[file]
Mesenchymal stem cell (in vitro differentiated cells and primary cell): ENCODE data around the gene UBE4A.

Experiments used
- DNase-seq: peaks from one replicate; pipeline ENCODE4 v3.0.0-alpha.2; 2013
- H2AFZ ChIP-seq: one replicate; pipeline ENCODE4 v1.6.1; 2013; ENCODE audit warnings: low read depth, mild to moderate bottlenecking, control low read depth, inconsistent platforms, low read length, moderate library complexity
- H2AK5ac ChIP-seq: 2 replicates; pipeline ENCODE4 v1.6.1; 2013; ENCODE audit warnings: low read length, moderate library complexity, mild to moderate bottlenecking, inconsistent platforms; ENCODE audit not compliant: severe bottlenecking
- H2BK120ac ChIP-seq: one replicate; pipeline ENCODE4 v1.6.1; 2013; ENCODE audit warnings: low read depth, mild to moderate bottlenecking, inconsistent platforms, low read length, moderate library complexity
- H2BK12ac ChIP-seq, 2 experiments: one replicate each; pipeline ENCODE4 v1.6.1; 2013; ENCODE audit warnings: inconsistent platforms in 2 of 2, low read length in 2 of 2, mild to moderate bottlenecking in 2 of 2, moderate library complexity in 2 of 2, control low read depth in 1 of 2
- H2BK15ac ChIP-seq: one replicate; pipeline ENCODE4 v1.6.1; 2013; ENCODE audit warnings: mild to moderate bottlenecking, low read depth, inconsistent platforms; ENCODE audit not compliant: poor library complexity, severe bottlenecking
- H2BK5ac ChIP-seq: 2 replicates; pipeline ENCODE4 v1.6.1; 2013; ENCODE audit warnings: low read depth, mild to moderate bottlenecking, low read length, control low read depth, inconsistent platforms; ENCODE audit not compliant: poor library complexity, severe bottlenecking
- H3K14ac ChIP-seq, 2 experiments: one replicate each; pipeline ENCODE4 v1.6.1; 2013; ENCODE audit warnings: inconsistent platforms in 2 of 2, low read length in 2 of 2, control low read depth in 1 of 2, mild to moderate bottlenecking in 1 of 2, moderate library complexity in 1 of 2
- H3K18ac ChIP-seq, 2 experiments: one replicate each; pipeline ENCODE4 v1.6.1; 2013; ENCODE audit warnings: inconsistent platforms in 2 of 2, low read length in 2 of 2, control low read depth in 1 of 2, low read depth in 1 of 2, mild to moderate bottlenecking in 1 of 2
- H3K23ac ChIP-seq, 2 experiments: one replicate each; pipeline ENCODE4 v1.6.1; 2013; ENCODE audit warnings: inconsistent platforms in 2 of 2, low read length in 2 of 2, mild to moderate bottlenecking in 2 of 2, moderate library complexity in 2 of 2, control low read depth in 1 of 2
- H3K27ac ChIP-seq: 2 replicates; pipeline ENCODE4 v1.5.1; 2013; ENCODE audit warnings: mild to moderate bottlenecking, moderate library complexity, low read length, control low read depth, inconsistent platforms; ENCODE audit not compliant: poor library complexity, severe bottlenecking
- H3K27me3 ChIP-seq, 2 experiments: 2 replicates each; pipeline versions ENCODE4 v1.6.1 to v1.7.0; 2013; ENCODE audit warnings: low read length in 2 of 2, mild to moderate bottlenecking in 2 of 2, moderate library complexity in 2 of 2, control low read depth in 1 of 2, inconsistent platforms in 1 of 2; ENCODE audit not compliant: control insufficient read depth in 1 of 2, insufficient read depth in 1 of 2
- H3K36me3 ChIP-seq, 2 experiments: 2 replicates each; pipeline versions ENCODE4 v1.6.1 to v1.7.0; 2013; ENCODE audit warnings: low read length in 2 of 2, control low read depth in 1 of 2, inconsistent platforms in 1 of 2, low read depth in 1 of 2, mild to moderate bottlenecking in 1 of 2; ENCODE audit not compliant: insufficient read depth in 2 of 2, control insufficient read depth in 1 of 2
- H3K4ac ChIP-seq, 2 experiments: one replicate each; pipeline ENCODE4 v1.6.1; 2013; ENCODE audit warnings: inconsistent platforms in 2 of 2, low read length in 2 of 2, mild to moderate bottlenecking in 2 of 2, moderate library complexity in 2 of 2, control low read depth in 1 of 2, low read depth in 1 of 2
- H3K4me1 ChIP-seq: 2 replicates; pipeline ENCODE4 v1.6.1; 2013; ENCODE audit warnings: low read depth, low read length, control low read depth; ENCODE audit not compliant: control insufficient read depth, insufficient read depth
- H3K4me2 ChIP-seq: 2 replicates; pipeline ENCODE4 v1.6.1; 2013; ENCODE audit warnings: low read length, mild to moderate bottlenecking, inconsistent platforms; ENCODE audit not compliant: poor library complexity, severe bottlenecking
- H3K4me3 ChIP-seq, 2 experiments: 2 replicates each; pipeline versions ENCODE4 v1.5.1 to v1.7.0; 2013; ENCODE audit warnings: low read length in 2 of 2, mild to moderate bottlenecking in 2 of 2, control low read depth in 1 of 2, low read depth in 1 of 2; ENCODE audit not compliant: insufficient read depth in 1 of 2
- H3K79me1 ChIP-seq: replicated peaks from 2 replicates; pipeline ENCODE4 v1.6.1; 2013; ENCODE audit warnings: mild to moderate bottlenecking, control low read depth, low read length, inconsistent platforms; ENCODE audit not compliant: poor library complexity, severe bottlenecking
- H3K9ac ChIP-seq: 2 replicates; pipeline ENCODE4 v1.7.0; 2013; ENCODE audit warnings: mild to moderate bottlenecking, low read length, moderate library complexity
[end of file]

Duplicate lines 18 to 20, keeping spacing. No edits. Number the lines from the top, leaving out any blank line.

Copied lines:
- H3K4me2 ChIP-seq: 2 replicates; pipeline ENCODE4 v1.6.1; 2013; ENCODE audit warnings: low read length, mild to moderate bottlenecking, inconsistent platforms; ENCODE audit not compliant: poor library complexity, severe bottlenecking
- H3K4me3 ChIP-seq, 2 experiments: 2 replicates each; pipeline versions ENCODE4 v1.5.1 to v1.7.0; 2013; ENCODE audit warnings: low read length in 2 of 2, mild to moderate bottlenecking in 2 of 2, control low read depth in 1 of 2, low read depth in 1 of 2; ENCODE audit not compliant: insufficient read depth in 1 of 2
- H3K79me1 ChIP-seq: replicated peaks from 2 replicates; pipeline ENCODE4 v1.6.1; 2013; ENCODE audit warnings: mild to moderate bottlenecking, control low read depth, low read length, inconsistent platforms; ENCODE audit not compliant: poor library complexity, severe bottlenecking